My friend Aljawhara was the first to see this talent within me and encouraged me to pursue it as a career. She asked me to assist her with the move to her larger home in 2014, she suggested I team up with my friend Yasmin Al Khawashki to launch a proper business and that’s how S.O.R.T.E.D was born five years ago. Her home became our first major project, and through it other friends and family soon began approaching us about organizing their homes or helping with moves. Yasmin later branched out into her own business and I’ve continued to grow S.O.R.T.E.D
What’s your method? Did you have to modify what you’ve learned to the social or cultural setups of clients here?
Over the years I’ve developed my methods through a combination of researching on the topic, techniques, workshops and hands-on experience. In addition, I’ve taken courses in feng shui, which I incorporate into my approach to organizing spaces.
My methodology is also influenced by Marie Kondo, who has become a leading force in the industry. Last April 2018, I attended Kondo’s seminar in London, so that I can introduce her method in Saudi Arabia. I remember the first time I picked up Kondo’s book, ‘The Life-Changing Magic of Tidying Up,’ which made me realize how life altering the process of purging and organizing can be. She noted that “the question of what you want to own is actually a question of how you want to live your life.” That philosophy informs each job we take on, in order to bring happiness and joy to people in helping them transform the way they live at home and work.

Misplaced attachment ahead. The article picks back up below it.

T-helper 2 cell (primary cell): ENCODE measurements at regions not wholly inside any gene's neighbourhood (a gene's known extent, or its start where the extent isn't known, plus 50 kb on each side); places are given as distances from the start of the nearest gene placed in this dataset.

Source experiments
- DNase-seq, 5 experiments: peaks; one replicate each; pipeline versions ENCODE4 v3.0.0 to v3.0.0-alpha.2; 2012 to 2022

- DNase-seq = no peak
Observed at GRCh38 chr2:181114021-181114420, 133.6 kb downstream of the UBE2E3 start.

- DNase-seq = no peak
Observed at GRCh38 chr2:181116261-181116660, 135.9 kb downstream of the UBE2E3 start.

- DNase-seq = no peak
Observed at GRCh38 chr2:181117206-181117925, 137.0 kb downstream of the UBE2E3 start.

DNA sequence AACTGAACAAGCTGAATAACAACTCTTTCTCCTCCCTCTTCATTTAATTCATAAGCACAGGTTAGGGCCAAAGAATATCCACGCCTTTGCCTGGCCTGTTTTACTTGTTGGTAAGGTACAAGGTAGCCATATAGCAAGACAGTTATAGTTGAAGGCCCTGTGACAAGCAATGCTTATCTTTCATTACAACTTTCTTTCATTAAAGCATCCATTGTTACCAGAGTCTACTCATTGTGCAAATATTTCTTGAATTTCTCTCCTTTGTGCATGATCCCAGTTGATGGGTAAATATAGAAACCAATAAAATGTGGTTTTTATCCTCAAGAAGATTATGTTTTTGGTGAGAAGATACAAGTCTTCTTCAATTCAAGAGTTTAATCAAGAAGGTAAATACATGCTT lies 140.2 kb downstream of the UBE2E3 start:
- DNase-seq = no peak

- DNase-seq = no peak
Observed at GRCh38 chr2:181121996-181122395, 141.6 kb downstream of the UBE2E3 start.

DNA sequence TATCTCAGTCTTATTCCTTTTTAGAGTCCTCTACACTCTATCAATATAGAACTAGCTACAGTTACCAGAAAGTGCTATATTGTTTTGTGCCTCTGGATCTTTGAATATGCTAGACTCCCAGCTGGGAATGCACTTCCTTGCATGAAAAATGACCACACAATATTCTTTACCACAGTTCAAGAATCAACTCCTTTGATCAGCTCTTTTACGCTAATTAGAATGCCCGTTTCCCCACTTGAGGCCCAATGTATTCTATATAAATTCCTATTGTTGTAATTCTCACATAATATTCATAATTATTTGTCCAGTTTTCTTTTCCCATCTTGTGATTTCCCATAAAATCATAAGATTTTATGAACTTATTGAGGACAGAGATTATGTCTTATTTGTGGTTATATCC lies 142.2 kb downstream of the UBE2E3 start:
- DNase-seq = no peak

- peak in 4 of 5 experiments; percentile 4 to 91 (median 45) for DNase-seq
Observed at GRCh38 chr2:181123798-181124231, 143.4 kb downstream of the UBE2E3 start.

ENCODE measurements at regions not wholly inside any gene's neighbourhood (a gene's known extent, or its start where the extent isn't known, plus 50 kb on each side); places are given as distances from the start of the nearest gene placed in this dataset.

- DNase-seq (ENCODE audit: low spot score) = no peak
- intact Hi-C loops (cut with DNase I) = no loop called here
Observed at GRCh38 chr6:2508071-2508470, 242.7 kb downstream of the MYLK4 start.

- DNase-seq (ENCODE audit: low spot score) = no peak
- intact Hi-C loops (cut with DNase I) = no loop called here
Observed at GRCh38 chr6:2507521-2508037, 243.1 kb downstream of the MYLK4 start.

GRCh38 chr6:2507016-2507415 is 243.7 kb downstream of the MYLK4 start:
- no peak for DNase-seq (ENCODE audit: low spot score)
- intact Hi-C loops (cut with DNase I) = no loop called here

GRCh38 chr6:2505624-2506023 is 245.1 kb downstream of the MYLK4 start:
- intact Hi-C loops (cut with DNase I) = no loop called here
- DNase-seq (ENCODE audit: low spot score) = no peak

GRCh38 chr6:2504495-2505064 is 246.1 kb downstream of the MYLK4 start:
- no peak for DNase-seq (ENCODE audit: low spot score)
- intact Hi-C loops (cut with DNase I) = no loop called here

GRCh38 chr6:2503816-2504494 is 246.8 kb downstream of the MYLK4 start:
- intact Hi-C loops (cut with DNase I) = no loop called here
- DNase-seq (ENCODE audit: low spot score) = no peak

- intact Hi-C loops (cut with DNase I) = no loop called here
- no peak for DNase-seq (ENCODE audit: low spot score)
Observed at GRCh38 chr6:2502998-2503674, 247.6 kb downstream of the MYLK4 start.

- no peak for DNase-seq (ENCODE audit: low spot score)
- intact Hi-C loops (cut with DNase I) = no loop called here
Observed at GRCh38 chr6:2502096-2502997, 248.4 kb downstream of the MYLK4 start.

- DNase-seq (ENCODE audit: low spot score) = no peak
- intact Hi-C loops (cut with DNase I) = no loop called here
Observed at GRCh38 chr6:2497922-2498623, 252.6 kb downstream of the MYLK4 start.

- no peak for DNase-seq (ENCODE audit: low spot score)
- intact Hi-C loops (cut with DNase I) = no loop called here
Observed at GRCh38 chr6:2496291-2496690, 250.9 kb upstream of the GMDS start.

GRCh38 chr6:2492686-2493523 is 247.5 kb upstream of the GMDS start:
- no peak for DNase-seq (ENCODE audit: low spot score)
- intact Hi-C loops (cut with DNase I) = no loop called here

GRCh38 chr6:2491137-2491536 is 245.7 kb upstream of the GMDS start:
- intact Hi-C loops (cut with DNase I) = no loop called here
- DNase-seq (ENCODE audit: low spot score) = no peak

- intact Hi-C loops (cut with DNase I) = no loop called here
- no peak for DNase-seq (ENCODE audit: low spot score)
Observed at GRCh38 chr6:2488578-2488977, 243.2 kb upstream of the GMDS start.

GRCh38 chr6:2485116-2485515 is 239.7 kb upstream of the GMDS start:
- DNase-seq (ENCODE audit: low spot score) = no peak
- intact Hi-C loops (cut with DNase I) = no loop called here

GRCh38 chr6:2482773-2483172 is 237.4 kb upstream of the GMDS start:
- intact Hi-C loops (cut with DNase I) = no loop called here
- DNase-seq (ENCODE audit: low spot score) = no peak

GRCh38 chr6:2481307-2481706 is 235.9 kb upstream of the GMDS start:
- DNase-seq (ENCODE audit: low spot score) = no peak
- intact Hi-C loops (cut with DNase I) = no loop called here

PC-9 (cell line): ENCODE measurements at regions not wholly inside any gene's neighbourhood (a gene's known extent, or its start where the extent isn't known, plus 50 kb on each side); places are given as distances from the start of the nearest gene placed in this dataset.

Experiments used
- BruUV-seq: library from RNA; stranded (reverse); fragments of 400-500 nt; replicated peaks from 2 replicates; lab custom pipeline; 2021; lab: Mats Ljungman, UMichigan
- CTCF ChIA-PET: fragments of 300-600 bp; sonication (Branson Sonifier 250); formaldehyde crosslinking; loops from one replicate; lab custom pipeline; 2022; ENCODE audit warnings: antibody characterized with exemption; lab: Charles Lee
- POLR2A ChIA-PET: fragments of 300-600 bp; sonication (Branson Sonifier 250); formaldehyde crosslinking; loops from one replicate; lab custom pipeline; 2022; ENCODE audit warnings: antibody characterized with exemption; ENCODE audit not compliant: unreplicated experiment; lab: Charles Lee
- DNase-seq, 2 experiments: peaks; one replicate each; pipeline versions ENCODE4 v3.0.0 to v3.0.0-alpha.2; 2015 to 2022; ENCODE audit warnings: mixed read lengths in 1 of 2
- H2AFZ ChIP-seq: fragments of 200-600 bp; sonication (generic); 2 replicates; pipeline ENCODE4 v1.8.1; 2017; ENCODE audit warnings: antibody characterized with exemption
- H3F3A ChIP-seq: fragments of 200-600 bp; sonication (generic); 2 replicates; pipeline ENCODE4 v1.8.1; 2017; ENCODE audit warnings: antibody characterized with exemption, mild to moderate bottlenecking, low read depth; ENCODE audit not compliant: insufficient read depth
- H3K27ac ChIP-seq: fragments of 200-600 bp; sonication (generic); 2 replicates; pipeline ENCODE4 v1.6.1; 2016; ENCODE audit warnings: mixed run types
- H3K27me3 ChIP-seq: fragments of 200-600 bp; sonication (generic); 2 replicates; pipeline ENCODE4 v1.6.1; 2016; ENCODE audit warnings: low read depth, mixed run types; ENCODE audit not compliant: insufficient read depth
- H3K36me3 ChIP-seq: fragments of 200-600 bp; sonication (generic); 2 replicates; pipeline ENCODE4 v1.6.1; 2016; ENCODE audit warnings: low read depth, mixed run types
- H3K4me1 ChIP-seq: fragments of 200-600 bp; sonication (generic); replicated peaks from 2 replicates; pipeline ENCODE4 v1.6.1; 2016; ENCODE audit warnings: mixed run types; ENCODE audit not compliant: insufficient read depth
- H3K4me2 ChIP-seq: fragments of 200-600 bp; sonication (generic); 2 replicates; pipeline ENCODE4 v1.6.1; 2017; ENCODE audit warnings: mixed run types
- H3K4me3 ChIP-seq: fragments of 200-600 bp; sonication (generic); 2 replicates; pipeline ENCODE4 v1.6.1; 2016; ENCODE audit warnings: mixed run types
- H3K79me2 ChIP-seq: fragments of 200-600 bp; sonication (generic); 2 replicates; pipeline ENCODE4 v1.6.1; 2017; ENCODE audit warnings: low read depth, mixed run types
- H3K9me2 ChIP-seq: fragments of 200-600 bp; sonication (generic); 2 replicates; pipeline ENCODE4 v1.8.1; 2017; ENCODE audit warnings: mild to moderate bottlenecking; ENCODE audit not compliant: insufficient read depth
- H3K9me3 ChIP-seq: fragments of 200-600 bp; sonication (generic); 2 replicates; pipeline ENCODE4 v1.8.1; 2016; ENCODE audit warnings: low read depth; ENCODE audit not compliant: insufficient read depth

Most organizing methods advocate a room-by-room or piece-by-piece approach, which can sometimes be ineffective as it forces one to spend their days picking through stuff. The KonMari Method encourages tidying by category instead of location, beginning with clothes, then moving on to books, papers, miscellaneous items, and sentimental items. It teaches one to keep only those things that speak to one’s heart and discard items that no longer spark joy. People around the world have been drawn to this philosophy not only due to its effectiveness, but also because it places importance on being mindful, introspective and forward-looking.